Outside of the political parties themselves, the U.S. Chamber of Commerce is the nation's biggest campaign spender. That's according to the lead story in this morning's New York Times.
But according to the lead story in this morning's Wall Street Journal, the biggest spender is the American Federation of State, County and Municipal Employees.
Neither paper counted wrong; they just used different methods. And the vastly different numbers they came up with is a reminder of the huge amounts of political spending that goes unreported by big advocacy groups.
The NYT says the Chamber has spent $21 million during the current election cycle, most of it to attack Democrats. The WSJ comes up with a much higher figure for Chamber spending -- $75 million.
The public employees' union, which tends to back Democrats, is spending even more: $87.5 million, according to the WSJ. But the union doesn't even finish in the top 10 on the NYT's list.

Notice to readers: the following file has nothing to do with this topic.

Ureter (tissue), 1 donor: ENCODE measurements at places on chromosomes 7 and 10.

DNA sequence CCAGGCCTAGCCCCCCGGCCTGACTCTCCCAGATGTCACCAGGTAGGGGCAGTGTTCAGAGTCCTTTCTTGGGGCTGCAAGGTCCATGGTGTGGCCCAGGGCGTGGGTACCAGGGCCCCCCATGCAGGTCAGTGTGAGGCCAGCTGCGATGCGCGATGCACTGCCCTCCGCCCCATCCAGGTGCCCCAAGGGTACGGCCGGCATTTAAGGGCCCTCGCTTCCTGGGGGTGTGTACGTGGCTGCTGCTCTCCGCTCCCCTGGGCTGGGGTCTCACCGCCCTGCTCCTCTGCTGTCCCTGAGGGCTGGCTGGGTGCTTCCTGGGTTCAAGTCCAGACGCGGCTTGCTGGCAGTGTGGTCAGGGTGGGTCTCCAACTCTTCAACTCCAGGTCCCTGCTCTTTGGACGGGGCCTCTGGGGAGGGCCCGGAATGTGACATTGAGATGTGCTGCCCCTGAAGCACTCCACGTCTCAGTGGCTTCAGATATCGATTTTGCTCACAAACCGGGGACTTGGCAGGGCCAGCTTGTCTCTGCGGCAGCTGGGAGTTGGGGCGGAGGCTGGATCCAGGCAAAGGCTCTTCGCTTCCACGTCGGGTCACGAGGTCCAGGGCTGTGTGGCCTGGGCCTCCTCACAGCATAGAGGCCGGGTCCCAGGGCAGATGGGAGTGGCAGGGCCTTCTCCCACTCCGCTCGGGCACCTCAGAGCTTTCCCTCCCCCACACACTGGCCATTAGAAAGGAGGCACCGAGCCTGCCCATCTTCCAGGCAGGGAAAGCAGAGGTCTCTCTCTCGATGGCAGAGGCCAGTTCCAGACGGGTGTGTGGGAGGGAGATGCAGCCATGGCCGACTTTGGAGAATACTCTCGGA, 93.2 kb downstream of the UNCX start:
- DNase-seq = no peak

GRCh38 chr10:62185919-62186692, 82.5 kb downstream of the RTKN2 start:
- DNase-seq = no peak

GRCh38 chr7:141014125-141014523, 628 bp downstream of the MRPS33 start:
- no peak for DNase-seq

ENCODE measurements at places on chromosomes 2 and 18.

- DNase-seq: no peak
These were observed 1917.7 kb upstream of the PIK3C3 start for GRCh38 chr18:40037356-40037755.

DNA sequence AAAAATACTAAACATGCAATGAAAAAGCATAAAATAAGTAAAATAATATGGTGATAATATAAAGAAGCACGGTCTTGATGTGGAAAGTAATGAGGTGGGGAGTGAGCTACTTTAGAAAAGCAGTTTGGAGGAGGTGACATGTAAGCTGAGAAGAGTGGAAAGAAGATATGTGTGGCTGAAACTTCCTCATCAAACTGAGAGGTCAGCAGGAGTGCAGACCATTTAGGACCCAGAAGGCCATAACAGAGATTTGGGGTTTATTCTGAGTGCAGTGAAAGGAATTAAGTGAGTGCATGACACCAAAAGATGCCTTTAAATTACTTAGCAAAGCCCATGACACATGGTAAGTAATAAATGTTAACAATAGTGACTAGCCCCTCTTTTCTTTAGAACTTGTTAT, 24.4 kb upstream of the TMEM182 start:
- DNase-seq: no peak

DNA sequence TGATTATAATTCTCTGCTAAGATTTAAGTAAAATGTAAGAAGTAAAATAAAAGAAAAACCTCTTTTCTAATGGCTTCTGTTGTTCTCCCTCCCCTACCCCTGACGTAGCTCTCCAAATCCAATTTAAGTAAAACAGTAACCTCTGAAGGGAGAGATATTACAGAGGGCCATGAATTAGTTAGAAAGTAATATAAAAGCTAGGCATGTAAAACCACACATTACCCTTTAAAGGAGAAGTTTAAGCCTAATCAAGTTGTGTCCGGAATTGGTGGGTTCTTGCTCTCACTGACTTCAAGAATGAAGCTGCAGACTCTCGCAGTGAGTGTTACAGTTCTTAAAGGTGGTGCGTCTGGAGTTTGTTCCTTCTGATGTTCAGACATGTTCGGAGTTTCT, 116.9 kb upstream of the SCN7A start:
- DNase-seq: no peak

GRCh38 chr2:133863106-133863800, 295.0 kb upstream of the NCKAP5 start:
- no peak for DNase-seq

Why did the NYT and the WSJ come up with such different results? I called Sheila Krumholz, director of the Center for Responsive Politics, to find out.
The NYT used the figures the groups have reported to the Federal Election Commission.
The WSJ used those figures, plus what the groups plan to spend in the remaining days before the election, plus estimates for spending that doesn't have to be reported to the Federal Election Commission.
And that last figure -- spending that doesn't have to be reported -- is huge.
When outside groups aren't broadcasting ads right before the election, and when they aren't directly calling on people to vote for or against a particular candidate, they don't have to report it.
So, for example, the Chamber of Commerce could pay for a mass mailing saying that a particular candidate supports business. Or a union could pay people to go door-to-door, telling people which candidate supports union workers.
And, as long as they don't advocate voting for or against the candidates, none of that would have to be reported as campaign spending.